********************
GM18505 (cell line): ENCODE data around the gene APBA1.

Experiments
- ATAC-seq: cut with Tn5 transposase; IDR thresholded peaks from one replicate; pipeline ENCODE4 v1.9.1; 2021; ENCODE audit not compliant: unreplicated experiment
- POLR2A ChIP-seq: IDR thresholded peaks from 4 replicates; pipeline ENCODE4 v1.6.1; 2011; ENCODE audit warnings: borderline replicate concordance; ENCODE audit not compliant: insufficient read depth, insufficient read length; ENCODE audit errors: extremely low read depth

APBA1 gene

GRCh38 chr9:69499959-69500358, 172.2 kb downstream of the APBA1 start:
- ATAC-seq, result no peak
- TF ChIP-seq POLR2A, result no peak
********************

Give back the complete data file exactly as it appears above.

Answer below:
GM18505 (cell line): ENCODE data around the gene APBA1.

Experiments
- ATAC-seq: cut with Tn5 transposase; IDR thresholded peaks from one replicate; pipeline ENCODE4 v1.9.1; 2021; ENCODE audit not compliant: unreplicated experiment
- POLR2A ChIP-seq: IDR thresholded peaks from 4 replicates; pipeline ENCODE4 v1.6.1; 2011; ENCODE audit warnings: borderline replicate concordance; ENCODE audit not compliant: insufficient read depth, insufficient read length; ENCODE audit errors: extremely low read depth

APBA1 gene

GRCh38 chr9:69499959-69500358, 172.2 kb downstream of the APBA1 start:
- ATAC-seq, result no peak
- TF ChIP-seq POLR2A, result no peak